Paul Herman

Professor
Faculty

Keywords: Growth control; Ras proteins; Cancer; cAMP-dependent protein kinase (PKA); Protein phosphorylation; Signal transduction; Stationary phase; P bodies; Ribonucleoprotein (RNP) complexes.

RESEARCH INTERESTS: The regulation of quiescence

Our lab is interested in understanding the mechanisms Herman Lab Memberscontrolling eukaryotic cell growth and proliferation. Our primary focus has been on the G₀-like resting states that cells enter when conditions are not conducive to continued growth. The transitions between active division and these periods of quiescence are known to be key points of proliferative control. We are interested in characterizing the signaling pathways that control these transitions and the processes required for the maintenance of cell viability in the absence of division. The long-term goals of this work are to develop a more complete understanding of the general control of cell proliferation and to identify novel targets for the treatment of proliferative disorders, including human cancers. More information about our research can be found by visiting our lab web site (see below for link).

 

Please see the Herman Lab Website for more information

 

Recent Publications (since 2009)

  • Shah, K. H. , B. Zhang, V. Ramachandran and P. K. Herman. (2012) Processing body and stress granule assembly occur by independent and differentially regulated pathways in S. cerevisiae. Genetics, In press.

  • Mousley, C. M., P. Yuan, N. A. Gaur, K. D. Trettin, A. H. Nile, S. J. Deminoff, B. J. Dewar, M. Wolpert, J. M. Macdonald, P. K. Herman, A. G. Hinnebusch, and V. A. Bankaitis. (2012) A sterol-binding protein integrates endosomal lipid metabolism with TOR signaling and nitrogen sensing. Cell 148: 702-715.

  • Klionsky et al., (2012) Guidelines for the use and interpretation of assays for monitoring autophagy. Autophagy 8: 445-544.

  • Ramachandran, V., K. H. Shah and P. K. Herman. (2011) The cAMP-dependent protein kinase signaling pathway is a key regulator of P-body foci formation. Molecular Cell 43: 973-981.

  • Yeh, Y.-Y., K. H. Shah and P. K. Herman. (2011) An Atg13 protein-mediated self-association of the Atg1 protein kinase is important for the induction of autophagy. Journal of Biological Chemistry 286: 28931-28939.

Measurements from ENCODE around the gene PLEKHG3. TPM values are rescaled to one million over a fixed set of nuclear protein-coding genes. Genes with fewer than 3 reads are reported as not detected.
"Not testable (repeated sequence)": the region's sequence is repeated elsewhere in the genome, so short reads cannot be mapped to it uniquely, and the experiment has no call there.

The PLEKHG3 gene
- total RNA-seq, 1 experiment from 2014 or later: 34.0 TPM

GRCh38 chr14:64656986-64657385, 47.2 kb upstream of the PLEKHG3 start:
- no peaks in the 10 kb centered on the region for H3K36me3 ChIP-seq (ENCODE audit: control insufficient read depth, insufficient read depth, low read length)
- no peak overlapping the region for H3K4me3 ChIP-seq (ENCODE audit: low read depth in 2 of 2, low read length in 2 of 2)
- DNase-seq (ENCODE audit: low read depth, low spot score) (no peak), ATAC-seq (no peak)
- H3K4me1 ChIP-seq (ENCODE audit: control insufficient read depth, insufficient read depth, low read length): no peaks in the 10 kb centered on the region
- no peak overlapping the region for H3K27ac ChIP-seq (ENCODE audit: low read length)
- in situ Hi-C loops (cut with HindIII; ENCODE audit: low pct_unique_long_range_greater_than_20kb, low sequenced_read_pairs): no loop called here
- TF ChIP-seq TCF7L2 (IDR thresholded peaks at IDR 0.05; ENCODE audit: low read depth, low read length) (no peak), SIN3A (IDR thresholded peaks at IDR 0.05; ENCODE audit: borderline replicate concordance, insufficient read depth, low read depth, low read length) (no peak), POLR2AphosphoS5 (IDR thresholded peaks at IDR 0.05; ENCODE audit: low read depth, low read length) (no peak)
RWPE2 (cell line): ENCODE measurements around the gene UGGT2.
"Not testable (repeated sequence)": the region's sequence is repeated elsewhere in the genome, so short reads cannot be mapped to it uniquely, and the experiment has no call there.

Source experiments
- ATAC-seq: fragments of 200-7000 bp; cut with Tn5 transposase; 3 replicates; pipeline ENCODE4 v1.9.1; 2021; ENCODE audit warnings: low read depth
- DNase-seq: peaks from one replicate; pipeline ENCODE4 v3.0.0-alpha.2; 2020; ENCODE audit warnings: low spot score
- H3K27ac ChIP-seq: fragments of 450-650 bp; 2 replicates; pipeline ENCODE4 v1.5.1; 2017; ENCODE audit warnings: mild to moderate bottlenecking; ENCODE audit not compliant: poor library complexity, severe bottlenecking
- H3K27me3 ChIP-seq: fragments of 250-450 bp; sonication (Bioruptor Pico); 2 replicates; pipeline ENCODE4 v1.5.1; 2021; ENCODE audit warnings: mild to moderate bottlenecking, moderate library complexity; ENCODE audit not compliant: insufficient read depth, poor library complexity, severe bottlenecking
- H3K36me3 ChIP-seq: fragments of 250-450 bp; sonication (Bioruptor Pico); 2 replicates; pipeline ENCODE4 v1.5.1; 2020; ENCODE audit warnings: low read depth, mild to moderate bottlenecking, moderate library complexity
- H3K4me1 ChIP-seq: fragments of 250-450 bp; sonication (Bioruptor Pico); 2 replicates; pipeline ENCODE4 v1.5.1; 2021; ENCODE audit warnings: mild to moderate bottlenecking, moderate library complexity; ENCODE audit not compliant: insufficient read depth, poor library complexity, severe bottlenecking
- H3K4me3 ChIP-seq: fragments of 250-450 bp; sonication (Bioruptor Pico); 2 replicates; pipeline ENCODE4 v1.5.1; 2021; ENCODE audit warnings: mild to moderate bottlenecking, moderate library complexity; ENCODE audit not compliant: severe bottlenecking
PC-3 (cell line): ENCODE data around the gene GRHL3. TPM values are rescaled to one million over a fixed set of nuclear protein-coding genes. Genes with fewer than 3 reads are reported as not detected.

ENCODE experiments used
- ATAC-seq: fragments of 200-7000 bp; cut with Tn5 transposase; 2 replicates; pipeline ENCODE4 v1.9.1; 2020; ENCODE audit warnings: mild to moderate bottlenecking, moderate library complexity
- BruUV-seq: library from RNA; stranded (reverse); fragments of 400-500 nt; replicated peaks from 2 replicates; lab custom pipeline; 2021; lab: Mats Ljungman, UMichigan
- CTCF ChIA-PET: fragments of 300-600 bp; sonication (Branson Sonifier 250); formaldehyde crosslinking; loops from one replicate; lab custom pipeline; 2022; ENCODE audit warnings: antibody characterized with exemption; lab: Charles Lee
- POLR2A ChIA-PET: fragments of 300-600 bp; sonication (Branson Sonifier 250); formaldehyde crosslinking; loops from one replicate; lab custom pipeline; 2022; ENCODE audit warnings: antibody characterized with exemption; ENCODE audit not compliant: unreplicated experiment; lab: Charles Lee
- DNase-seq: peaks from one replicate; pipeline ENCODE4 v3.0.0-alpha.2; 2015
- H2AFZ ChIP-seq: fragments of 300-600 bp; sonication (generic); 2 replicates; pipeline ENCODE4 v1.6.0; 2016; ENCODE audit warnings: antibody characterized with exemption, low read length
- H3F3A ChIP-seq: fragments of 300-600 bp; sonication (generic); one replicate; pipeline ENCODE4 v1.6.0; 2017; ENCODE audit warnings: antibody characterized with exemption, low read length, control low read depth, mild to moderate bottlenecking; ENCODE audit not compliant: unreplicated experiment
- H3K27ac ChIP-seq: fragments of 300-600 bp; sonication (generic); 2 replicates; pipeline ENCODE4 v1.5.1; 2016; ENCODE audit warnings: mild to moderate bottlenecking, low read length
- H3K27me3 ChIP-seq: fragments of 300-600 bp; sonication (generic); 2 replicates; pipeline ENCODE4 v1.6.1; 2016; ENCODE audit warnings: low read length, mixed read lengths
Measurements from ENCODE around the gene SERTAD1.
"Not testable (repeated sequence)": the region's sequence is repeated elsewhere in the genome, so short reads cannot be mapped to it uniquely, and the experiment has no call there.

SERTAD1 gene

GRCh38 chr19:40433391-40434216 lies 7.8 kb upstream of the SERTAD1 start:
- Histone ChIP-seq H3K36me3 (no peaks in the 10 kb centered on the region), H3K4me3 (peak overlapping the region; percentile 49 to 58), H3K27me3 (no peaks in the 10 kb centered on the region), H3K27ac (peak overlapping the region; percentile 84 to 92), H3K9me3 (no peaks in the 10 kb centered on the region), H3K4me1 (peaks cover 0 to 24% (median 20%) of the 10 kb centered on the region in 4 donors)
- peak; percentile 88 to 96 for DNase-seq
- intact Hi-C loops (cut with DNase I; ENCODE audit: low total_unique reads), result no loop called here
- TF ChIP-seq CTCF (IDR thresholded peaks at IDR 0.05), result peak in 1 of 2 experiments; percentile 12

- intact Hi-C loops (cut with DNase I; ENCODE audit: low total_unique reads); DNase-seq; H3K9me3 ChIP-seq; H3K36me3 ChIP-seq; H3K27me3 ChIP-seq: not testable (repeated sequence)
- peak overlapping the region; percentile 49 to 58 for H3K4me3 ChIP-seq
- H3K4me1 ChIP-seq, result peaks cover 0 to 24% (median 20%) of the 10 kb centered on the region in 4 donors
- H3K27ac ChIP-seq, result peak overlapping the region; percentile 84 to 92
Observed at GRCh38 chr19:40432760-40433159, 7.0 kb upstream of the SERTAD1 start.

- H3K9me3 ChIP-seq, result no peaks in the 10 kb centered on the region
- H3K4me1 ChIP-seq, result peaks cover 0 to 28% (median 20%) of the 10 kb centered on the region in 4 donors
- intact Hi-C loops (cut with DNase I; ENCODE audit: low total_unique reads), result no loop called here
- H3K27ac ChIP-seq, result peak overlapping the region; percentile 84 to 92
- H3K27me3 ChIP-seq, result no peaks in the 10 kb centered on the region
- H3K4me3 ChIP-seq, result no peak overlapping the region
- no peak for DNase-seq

• Ramachandran, V. and P. K. Herman. (2011) Antagonistic interactions between the cAMP-dependent protein kinase and Tor signaling pathways modulate cell growth in Saccharomyces cerevisiae. Genetics 187: 441-454.

  • Yeh,Y.-Y, K. H. Shah, C.-C. Chou, H.-H. Hsiao, K. M. Wrasman, J. S. Stephan, D. Stamatakos, K.-H. Khoo and P. K. Herman. (2011) The identification and analysis of phosphorylation sites on the Atg1 protein kinase. Autophagy 7: 716-725.

  • Yeh, Y. Y., K. M. Wrasman and P. K. Herman. (2010) Autophosphorylation within the Atg1 activation loop is required for both kinase activity and the induction of autophagy. Genetics, 185: 871-882.

  • Stephan, J. S., Y.-Y. Yeh, V. Ramachandran, S. J. Deminoff and P. K. Herman. (2010) The Tor and cAMP-dependent protein kinase signaling pathways coordinately control autophagy in Saccharomyces cerevisiae. Autophagy 6: 294-295.

  • Stephan, J. S., Y.-Y. Yeh, V. Ramachandran, S. J. Deminoff and P. K. Herman. (2009) The Tor and PKA signaling pathways independently target the Atg1/Atg13 protein kinase complex to control autophagy. Proceedings of the National Academy of Sciences 106:17049-17054.

  •  Deminoff, S. J., V. Ramachandran and P. K. Herman. (2009) Distal recognition sites in substrates are required for efficient phosphorylation by the cAMP-dependent protein kinase. Genetics, 182: 529-539.

     

Areas of Expertise
  • Cell Signaling
  • Protein Homeostasis
  • Cellular Compartmentalization

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Phone:
614-688-5581
Fax:
614-292-4466
842 Riffe Building
496 West 12th Avenue
Columbus, OH 43210